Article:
Choosing the Best Church Accounting Software
Churches are places to gather and come together to achieve a purpose and help their surrounding community. While it may be the last thing on their mind, a church’s accounting software can create an impact on the organization. If the accounting software is cumbersome and can’t handle the church’s needs, then it can become a black hole for your bookkeeper’s time. However, choosing the right accounting software can make their job much easier and can free up their time to help drive the church’s mission forward.
In this post, we’ll give you the factors you need to consider when choosing the best church accounting software.
Robust Reporting Capabilities
Churches don’t need spreadsheets full of data to hand out at their board meetings. They need robust reports that consolidate and analyze the data into easy-to-read graphs and charts. Accounting software should provide insightful reporting that tells a financial story and paints the full picture of how the church is receiving and spending money.
Timely and accurate reports can demonstrate that the church is spending its funding appropriately and following donation guidelines, as well as staying compliant with regulations. Having these types of reports can improve the church’s credibility and improve the relationship the church has with highly-contributing donors.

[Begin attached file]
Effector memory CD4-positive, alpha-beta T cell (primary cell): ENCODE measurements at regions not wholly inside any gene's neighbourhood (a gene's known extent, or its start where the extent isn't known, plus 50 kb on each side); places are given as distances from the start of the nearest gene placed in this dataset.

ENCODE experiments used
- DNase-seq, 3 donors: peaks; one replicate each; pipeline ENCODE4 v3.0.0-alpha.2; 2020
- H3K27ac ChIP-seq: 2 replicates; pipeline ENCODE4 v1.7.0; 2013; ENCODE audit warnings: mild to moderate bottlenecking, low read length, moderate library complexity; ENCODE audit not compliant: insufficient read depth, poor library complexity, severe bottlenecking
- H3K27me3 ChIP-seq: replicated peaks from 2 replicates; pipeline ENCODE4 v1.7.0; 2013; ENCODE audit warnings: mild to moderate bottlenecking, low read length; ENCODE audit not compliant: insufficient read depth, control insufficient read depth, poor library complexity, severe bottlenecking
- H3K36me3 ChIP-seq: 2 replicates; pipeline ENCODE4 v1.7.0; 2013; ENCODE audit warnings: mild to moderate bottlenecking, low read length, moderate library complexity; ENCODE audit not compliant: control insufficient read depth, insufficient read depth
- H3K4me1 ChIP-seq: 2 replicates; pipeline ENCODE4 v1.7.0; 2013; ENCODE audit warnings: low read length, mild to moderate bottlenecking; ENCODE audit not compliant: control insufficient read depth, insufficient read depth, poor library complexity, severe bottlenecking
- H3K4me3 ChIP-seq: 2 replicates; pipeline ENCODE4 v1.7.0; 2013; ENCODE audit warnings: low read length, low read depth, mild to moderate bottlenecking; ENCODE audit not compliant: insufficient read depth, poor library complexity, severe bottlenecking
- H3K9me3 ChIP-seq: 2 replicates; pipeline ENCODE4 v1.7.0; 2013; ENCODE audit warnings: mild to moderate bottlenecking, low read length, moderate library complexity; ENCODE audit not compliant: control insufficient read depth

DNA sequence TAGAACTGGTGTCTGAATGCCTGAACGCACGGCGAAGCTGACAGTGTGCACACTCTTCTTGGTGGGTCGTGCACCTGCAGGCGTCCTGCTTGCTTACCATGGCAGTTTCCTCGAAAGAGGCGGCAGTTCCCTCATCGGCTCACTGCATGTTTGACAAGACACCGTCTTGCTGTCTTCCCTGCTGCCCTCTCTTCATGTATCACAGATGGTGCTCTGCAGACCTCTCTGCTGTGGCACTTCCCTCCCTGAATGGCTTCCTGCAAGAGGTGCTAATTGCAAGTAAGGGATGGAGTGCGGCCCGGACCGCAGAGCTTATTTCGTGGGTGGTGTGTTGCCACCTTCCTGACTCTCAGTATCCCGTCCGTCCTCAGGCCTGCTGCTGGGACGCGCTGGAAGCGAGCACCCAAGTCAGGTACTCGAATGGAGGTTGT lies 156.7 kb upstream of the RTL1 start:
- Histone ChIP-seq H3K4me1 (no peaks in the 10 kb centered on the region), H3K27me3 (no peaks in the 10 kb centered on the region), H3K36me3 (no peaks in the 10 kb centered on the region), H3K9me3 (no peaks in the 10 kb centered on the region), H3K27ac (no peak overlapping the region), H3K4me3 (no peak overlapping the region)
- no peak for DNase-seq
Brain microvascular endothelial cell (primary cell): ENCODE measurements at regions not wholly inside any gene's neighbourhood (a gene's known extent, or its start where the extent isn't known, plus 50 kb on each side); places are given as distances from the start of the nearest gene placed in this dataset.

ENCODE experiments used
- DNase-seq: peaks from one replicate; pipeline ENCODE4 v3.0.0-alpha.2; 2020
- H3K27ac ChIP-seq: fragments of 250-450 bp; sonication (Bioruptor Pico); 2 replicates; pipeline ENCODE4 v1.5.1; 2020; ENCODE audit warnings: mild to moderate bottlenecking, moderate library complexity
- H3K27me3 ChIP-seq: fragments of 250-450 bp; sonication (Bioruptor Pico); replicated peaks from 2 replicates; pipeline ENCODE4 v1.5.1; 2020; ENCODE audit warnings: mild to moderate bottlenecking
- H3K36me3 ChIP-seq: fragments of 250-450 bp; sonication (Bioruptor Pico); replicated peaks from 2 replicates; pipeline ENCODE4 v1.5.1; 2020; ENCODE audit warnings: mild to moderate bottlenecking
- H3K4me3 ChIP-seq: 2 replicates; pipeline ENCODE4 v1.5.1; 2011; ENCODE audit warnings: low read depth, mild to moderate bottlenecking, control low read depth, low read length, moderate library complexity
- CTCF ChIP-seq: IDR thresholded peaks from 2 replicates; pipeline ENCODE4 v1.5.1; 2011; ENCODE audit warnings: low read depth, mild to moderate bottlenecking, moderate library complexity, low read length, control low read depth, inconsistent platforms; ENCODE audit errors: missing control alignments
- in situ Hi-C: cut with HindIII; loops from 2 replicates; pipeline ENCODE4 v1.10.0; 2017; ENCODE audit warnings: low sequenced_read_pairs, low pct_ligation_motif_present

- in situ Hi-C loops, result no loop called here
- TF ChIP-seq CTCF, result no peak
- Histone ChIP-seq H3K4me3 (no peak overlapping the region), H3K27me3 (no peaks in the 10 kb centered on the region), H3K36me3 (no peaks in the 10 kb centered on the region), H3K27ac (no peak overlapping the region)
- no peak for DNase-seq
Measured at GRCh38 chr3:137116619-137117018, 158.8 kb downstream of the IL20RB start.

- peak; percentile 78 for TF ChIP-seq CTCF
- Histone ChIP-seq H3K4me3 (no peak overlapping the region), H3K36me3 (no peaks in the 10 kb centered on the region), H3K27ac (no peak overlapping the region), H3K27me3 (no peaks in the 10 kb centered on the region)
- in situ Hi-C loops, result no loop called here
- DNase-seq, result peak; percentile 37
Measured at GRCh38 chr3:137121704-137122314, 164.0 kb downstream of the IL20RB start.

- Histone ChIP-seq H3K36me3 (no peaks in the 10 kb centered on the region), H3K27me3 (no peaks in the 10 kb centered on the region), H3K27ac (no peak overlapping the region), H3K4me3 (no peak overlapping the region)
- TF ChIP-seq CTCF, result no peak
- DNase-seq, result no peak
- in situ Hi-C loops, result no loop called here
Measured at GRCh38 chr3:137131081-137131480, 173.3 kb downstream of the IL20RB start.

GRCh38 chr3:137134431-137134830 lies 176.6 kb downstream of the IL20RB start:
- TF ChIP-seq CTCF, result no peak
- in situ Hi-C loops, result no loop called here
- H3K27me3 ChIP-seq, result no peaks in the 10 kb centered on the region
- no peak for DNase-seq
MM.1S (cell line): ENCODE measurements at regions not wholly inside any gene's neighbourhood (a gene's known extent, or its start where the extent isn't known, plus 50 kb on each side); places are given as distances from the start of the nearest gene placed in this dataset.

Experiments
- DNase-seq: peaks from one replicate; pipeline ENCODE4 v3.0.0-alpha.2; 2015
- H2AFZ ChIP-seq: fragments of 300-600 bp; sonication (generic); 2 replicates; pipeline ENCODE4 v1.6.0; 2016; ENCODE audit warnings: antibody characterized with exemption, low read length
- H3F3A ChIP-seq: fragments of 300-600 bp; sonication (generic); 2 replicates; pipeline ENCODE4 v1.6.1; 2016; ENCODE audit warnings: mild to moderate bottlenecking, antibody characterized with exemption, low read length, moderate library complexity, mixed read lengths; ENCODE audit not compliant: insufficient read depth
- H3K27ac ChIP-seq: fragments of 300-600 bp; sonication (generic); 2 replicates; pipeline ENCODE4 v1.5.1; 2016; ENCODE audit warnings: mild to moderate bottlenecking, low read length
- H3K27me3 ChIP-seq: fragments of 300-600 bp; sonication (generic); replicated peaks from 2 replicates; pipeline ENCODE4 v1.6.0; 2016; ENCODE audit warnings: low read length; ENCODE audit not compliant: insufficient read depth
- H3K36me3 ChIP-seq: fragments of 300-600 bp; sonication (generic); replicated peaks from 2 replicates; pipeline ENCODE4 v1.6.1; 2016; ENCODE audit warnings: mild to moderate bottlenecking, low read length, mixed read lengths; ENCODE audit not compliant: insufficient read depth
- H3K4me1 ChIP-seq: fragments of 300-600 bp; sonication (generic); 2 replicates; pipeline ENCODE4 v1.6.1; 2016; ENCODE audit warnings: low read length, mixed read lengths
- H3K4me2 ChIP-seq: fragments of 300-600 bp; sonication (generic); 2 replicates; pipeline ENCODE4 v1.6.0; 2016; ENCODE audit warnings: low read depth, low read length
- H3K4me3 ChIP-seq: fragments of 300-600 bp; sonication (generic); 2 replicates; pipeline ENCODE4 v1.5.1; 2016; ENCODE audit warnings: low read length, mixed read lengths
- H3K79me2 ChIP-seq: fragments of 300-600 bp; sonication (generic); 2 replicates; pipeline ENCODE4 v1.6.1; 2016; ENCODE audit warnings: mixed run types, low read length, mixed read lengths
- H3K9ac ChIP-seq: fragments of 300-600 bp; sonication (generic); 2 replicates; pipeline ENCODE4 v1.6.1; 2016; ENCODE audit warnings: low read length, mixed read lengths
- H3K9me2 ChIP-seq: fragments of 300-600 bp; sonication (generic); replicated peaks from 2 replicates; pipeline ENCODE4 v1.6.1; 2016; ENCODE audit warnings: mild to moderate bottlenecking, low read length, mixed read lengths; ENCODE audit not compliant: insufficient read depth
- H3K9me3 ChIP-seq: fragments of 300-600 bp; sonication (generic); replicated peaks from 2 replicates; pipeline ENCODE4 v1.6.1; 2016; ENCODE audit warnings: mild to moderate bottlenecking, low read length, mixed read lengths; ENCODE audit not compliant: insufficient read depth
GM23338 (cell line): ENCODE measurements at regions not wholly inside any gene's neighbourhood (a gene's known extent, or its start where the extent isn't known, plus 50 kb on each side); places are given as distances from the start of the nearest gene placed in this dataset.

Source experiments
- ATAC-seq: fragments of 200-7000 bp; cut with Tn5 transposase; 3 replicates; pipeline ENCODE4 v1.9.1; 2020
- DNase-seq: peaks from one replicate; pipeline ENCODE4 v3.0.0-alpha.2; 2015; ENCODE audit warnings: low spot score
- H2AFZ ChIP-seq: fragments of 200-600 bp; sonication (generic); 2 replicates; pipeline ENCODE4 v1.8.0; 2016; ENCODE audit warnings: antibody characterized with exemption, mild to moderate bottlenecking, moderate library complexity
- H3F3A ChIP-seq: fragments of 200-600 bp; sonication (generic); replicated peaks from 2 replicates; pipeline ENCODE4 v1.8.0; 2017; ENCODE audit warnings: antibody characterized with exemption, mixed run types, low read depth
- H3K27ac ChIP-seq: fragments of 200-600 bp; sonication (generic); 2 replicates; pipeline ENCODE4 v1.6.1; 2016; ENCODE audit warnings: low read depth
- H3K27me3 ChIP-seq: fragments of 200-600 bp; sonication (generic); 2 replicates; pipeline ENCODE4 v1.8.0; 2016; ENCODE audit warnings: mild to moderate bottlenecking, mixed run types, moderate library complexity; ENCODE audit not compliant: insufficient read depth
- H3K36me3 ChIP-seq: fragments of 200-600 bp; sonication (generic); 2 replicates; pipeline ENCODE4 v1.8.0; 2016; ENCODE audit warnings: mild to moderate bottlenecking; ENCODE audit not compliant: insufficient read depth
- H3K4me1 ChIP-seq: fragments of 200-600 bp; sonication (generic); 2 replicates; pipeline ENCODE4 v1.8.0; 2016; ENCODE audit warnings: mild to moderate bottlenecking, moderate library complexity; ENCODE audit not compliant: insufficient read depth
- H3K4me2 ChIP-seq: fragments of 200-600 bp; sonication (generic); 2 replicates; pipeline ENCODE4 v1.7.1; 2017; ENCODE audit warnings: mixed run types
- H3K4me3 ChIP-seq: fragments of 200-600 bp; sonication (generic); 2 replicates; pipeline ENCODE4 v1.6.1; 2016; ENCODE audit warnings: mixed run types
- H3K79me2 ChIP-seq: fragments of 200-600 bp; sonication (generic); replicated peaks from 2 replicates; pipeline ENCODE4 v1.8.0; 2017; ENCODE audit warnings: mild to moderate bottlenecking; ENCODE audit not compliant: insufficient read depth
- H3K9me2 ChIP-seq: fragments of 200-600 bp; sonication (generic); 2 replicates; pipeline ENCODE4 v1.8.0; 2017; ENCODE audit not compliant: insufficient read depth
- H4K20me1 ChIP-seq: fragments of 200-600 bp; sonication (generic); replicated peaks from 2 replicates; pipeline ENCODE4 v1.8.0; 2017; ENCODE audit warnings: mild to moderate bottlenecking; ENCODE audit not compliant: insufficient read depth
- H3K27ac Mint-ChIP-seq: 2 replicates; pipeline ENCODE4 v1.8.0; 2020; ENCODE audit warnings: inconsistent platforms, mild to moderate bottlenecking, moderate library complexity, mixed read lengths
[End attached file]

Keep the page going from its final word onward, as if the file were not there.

Churches often have strict budgets and most of their funding should go towards their causes rather than overhead. As churches seek out their best options for accounting software, cost plays an important role in the decision. However, it shouldn’t be the only factor.
That being said, churches should evaluate what their needs are for the software and set a realistic monthly budget to accommodate the expense. Many software options base their pricing on how many users need access to the software along with what features are available. If the church is trying to stay on a tight budget, it may be best to limit the number of users to as few as possible, while still keeping a practical level of controls in place.
Cloud or Desktop Software
Depending on the church’s unique needs, they’ll want to evaluate both cloud-based and desktop accounting software. There are certainly pros and cons to each and it comes down to what the church finds important and what it can live without.
Some churches may want to pay a one-time fee for a desktop accounting software rather than committing to a subscription for cloud-based accounting software. The main benefit of using a desktop accounting software is that it’s a one-time purchase that the church can use for life. Oftentimes, the desktop software can pay for itself in just a few years’ time.
However, cloud-based accounting software usually costs less than a cup of coffee per day or even per month sometimes. The main benefits churches have when using cloud-based software are the frequent updates and ongoing user support. When new features are available and the software is updated, the church will have access to new features with no extra work on their part. This means the software evolves over time and can continue making bookkeeping easier. Plus, if there are any issues, the cloud-based software always has a team ready to help. On the other hand, desktop accounting software can become outdated and support for the software can end without much notice.